10. kristen says:

    Lovely observations, Irene. And I like the temperature/speed repeats. Grounding.

  11. Ashley Menchaca (N.O.Lady) says:

    I loved this.
    Lot’s of strong images with few words.

    Happy birthday.

  12. Amy says:

    Beautiful way to describe it. At least your back was good then:)

  13. the kayak lady says:

    to take time is a gift. you were captive audience on the flight, and you were clever enough to take adavantage of it.

    • Irene Zion says:

      You know, kayak lady,

      it felt to me that
      the flight was my gift
      and everyone there,
      awake or asleep,
      was there for my

  14. Ronlyn Domingue says:

    Evocative from beginning to end, but what got me is the woman praying. There you all are, thousands of miles up, where people point to God. No one can see the sadness, violence, and despair below. There are no boundaries either.

    Thanks for the warning on Biutiful. I shan’t try it until I finish writing this novel. These characters give me enough to contend with.


    • Irene Zion says:

      Far away from the earth and it’s boundaries,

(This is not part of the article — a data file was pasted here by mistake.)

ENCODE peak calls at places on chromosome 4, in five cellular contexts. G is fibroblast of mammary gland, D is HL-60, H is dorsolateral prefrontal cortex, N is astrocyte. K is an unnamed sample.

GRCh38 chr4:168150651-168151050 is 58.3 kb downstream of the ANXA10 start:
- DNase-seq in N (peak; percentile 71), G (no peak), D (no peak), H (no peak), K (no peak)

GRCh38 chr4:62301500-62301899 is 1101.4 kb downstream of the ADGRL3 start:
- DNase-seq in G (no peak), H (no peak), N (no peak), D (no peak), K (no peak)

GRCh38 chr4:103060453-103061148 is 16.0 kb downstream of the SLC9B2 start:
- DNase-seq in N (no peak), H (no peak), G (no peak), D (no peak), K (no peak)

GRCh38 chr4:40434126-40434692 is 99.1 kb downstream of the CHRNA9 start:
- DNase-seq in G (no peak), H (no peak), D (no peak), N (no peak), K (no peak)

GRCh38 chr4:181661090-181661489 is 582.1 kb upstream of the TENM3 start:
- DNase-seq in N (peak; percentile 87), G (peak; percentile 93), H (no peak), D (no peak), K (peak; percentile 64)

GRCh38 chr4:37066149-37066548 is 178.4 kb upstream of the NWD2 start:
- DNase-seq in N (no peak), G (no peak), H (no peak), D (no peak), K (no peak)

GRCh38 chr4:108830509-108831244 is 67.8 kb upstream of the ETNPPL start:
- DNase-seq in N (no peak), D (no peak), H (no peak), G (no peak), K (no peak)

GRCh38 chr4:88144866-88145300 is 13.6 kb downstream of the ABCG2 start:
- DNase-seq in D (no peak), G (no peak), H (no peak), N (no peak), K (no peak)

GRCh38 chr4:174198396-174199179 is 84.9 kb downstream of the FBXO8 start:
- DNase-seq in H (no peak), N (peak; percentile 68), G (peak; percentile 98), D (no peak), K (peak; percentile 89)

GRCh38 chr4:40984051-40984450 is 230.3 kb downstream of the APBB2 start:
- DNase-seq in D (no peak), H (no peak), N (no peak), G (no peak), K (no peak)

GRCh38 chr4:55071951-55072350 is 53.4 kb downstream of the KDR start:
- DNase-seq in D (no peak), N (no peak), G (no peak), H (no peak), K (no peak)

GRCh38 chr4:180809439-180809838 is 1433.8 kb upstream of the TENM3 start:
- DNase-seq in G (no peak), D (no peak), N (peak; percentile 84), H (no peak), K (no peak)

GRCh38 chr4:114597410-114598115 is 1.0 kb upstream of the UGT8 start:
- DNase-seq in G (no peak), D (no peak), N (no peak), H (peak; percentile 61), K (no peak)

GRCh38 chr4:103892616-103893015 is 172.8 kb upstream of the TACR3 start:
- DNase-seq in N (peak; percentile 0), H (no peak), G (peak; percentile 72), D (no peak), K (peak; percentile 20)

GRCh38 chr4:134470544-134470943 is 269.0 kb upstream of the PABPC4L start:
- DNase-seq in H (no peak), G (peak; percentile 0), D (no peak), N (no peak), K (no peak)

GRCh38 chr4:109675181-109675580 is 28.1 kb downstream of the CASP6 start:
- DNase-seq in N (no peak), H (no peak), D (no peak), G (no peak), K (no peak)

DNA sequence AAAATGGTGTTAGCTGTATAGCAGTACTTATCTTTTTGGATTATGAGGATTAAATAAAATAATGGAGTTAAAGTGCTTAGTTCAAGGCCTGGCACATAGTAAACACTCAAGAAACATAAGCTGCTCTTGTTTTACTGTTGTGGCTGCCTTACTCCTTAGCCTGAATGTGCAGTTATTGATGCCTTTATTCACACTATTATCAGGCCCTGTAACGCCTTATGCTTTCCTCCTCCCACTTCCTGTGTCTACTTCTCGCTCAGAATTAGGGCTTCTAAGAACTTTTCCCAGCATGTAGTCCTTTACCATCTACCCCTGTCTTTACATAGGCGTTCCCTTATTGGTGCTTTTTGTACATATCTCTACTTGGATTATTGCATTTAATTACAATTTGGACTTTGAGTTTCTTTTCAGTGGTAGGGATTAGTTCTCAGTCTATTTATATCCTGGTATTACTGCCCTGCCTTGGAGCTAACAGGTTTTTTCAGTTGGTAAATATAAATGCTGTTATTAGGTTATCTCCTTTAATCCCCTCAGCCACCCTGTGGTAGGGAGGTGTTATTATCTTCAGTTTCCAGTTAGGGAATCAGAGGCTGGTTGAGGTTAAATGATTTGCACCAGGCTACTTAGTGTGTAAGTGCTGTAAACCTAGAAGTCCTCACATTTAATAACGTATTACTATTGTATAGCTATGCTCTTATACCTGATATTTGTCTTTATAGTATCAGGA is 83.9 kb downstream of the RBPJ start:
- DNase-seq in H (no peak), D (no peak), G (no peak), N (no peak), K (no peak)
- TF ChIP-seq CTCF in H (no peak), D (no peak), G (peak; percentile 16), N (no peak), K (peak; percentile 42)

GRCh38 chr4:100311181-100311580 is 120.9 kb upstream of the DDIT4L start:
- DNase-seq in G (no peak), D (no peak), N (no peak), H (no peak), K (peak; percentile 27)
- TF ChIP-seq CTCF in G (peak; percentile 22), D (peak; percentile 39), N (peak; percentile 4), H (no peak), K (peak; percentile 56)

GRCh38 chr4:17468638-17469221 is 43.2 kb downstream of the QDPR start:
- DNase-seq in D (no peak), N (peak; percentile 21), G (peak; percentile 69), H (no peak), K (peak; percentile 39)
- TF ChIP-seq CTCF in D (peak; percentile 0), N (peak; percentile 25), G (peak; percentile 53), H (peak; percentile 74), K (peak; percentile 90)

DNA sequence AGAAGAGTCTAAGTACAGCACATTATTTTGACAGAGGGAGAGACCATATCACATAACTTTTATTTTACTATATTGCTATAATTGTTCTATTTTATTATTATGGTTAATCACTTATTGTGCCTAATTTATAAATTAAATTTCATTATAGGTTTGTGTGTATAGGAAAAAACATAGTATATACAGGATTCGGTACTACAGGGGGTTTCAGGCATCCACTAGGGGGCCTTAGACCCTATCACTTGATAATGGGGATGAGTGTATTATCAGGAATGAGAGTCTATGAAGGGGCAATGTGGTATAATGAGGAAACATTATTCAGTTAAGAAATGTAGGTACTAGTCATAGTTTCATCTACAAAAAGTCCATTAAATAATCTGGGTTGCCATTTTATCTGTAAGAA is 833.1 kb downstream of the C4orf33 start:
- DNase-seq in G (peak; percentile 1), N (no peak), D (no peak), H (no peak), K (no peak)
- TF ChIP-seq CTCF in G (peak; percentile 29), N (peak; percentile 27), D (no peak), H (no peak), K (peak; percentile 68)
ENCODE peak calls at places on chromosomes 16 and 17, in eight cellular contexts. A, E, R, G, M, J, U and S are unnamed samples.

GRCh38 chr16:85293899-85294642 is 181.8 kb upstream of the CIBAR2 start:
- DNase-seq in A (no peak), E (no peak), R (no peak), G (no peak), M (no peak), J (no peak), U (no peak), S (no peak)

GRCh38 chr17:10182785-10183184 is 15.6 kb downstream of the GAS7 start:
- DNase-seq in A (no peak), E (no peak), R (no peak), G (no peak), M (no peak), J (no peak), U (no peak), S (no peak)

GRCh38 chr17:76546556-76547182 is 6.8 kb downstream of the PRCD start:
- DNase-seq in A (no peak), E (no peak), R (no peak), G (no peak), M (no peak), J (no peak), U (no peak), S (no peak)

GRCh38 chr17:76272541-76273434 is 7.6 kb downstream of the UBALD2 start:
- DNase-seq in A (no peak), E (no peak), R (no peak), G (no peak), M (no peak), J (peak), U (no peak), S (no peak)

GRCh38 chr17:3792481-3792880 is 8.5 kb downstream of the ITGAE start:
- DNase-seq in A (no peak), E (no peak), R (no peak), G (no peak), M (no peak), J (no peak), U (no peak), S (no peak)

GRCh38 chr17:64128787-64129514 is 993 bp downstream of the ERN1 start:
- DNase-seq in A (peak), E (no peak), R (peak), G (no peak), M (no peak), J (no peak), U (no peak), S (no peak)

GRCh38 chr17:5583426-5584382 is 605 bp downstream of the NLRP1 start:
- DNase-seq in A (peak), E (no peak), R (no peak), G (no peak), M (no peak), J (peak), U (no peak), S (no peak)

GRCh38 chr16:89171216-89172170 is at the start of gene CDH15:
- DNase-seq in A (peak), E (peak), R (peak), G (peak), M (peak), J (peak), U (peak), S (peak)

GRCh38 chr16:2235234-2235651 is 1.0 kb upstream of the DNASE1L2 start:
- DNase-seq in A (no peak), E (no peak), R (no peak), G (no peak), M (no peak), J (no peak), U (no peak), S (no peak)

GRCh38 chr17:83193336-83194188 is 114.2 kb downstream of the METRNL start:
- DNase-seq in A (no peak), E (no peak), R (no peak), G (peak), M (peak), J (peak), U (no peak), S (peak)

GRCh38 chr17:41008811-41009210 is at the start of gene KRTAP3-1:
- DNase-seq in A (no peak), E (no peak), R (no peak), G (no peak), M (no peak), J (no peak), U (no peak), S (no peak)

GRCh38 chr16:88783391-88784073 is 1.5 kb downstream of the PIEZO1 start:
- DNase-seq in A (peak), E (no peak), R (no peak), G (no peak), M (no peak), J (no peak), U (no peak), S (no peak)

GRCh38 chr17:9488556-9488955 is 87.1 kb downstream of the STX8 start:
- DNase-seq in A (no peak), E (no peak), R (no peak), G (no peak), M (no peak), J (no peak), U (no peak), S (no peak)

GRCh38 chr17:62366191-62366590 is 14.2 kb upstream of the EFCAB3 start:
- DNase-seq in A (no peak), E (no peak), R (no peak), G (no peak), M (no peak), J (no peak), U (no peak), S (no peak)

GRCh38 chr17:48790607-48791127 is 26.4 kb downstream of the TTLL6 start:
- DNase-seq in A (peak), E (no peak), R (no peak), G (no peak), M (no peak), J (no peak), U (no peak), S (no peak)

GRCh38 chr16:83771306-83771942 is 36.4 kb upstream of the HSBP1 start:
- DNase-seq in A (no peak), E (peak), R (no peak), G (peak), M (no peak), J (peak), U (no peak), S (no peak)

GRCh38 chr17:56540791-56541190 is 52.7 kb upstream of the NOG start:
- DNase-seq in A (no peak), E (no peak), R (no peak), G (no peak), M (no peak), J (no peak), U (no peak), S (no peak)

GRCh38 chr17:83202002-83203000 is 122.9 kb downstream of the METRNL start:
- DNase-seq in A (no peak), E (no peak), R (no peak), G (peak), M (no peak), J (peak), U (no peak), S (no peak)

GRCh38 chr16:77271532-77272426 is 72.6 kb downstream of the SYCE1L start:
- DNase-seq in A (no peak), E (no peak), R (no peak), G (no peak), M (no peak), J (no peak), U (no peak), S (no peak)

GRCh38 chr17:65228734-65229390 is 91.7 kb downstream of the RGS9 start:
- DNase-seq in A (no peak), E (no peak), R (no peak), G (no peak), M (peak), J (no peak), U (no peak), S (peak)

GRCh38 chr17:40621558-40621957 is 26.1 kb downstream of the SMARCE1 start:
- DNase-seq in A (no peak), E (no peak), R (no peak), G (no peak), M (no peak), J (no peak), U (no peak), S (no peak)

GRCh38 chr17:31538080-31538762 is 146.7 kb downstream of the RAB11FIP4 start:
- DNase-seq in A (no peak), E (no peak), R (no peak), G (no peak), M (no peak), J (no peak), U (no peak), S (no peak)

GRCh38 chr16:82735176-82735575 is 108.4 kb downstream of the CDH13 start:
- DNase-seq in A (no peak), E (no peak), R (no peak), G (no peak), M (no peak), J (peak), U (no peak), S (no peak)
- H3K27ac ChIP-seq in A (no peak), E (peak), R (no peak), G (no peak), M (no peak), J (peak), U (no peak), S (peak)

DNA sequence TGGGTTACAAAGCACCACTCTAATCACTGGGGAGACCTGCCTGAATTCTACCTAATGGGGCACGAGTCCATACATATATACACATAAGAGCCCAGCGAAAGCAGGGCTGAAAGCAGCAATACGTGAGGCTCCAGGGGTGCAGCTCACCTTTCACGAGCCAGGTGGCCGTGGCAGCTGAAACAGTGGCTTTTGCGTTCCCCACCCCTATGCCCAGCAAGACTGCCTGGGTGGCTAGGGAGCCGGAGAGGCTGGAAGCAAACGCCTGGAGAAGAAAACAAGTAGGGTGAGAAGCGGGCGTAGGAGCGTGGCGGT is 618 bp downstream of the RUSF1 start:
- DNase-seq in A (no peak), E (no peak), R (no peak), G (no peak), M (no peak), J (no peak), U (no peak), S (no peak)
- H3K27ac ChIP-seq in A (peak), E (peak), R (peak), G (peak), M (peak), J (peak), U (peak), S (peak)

not subject to the laws of speed on earth,
      It was like being with God.

      Her burqa was stark white silk,
      and yet she knelt and touched her head
      to the rug next to the toilet
      many times
      and when she finished
      she put on her shoes
      stood up
      and she was still
      white as snow.

  15. J.M. Blaine says:

    i love
    late nights
    when I
    am the only
    one awake

    lovely ma’am.

  16. Irene Zion says:


    I love them too.
    magical things happen
    in the night.

    (Thank you,
    kind sir.)

  17. the kayak lady says:

    you do throw one hell of a party irene! next time, invite me, i will garb mom and be there! πŸ˜‰

  18. Joe Daly says:

    What a great way to pass into the next year of a spectacular life.

    It’s really true when they talk about the power of this moment.

    Lovely stuff, Irene.

  19. the kayak lady says:

    then you did well for a surprise party! it was -19.9 at 0 dark hundred this morning.

    • Irene Zion says:

      kayak lady,
      You do realize that you can kayak in warm waters, right?
      You already cataloged all those lakes up there in the hinterlands.
      Come south and do it again down in a warmer climate!
      It’s only practical.
      (Given a plane can fly out of a place so cold.)

  20. Richard Cox says: